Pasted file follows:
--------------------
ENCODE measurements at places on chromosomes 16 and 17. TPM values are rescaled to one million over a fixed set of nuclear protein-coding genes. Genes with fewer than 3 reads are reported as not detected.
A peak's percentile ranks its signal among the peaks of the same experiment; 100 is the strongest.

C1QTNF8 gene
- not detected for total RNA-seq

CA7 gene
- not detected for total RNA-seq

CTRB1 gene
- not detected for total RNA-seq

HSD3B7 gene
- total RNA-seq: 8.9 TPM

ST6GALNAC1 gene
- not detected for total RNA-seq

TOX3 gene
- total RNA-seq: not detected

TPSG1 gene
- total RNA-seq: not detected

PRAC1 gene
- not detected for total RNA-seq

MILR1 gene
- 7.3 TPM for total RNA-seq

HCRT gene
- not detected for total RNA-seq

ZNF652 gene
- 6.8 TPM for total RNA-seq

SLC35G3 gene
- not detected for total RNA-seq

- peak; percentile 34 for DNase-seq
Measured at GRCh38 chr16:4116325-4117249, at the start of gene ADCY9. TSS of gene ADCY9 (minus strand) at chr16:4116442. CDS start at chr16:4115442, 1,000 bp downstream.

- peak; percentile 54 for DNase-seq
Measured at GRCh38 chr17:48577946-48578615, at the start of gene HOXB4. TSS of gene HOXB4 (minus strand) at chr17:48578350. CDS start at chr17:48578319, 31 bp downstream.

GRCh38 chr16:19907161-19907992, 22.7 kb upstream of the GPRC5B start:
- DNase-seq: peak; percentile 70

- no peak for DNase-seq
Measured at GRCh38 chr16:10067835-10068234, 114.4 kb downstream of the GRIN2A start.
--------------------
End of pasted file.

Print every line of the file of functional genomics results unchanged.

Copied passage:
ENCODE measurements at places on chromosomes 16 and 17. TPM values are rescaled to one million over a fixed set of nuclear protein-coding genes. Genes with fewer than 3 reads are reported as not detected.
A peak's percentile ranks its signal among the peaks of the same experiment; 100 is the strongest.

C1QTNF8 gene
- not detected for total RNA-seq

CA7 gene
- not detected for total RNA-seq

CTRB1 gene
- not detected for total RNA-seq

HSD3B7 gene
- total RNA-seq: 8.9 TPM

ST6GALNAC1 gene
- not detected for total RNA-seq

TOX3 gene
- total RNA-seq: not detected

TPSG1 gene
- total RNA-seq: not detected

PRAC1 gene
- not detected for total RNA-seq

MILR1 gene
- 7.3 TPM for total RNA-seq

HCRT gene
- not detected for total RNA-seq

ZNF652 gene
- 6.8 TPM for total RNA-seq

SLC35G3 gene
- not detected for total RNA-seq

- peak; percentile 34 for DNase-seq
Measured at GRCh38 chr16:4116325-4117249, at the start of gene ADCY9. TSS of gene ADCY9 (minus strand) at chr16:4116442. CDS start at chr16:4115442, 1,000 bp downstream.

- peak; percentile 54 for DNase-seq
Measured at GRCh38 chr17:48577946-48578615, at the start of gene HOXB4. TSS of gene HOXB4 (minus strand) at chr17:48578350. CDS start at chr17:48578319, 31 bp downstream.

GRCh38 chr16:19907161-19907992, 22.7 kb upstream of the GPRC5B start:
- DNase-seq: peak; percentile 70

- no peak for DNase-seq
Measured at GRCh38 chr16:10067835-10068234, 114.4 kb downstream of the GRIN2A start.